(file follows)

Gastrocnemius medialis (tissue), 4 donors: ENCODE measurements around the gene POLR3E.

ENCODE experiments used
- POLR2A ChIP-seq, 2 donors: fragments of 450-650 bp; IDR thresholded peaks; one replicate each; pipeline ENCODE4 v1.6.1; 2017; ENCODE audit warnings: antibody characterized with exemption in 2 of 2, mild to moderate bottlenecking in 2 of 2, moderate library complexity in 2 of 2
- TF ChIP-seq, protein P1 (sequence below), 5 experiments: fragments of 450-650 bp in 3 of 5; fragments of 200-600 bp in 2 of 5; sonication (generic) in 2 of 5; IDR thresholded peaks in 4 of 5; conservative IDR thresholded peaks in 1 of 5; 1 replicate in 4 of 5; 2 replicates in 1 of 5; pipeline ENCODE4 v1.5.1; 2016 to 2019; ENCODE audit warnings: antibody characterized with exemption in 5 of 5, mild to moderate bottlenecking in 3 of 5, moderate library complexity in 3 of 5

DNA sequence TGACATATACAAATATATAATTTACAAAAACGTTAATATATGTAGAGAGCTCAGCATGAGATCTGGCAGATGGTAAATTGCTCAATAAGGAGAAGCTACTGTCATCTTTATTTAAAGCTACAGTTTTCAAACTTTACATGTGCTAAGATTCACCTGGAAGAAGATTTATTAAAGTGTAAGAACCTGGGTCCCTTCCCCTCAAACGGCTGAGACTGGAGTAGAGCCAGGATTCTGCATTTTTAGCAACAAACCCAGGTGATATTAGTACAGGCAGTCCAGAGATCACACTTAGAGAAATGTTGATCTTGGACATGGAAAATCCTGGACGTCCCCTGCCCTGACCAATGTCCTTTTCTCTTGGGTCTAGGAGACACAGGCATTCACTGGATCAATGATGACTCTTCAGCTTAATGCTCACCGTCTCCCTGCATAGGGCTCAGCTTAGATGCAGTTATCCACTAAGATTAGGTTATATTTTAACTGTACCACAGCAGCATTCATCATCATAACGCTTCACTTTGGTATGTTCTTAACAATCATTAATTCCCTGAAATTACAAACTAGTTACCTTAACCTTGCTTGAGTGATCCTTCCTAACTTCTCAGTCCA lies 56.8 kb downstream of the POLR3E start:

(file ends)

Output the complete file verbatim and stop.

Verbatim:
Gastrocnemius medialis (tissue), 4 donors: ENCODE measurements around the gene POLR3E.

ENCODE experiments used
- POLR2A ChIP-seq, 2 donors: fragments of 450-650 bp; IDR thresholded peaks; one replicate each; pipeline ENCODE4 v1.6.1; 2017; ENCODE audit warnings: antibody characterized with exemption in 2 of 2, mild to moderate bottlenecking in 2 of 2, moderate library complexity in 2 of 2
- TF ChIP-seq, protein P1 (sequence below), 5 experiments: fragments of 450-650 bp in 3 of 5; fragments of 200-600 bp in 2 of 5; sonication (generic) in 2 of 5; IDR thresholded peaks in 4 of 5; conservative IDR thresholded peaks in 1 of 5; 1 replicate in 4 of 5; 2 replicates in 1 of 5; pipeline ENCODE4 v1.5.1; 2016 to 2019; ENCODE audit warnings: antibody characterized with exemption in 5 of 5, mild to moderate bottlenecking in 3 of 5, moderate library complexity in 3 of 5

DNA sequence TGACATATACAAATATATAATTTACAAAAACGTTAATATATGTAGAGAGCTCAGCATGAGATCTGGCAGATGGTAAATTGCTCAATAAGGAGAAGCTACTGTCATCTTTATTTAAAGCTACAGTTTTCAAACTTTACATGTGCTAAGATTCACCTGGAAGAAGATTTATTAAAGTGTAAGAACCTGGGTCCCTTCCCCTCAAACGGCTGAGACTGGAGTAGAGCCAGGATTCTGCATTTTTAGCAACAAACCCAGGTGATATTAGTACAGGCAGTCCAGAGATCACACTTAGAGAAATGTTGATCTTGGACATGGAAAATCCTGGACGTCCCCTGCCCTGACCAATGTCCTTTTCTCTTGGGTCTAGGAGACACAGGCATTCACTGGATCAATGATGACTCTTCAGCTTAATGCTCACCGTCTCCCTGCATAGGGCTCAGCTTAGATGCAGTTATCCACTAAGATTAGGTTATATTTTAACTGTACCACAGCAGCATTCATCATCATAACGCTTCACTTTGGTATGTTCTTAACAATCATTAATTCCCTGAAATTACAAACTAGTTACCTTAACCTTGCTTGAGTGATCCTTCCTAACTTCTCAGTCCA lies 56.8 kb downstream of the POLR3E start: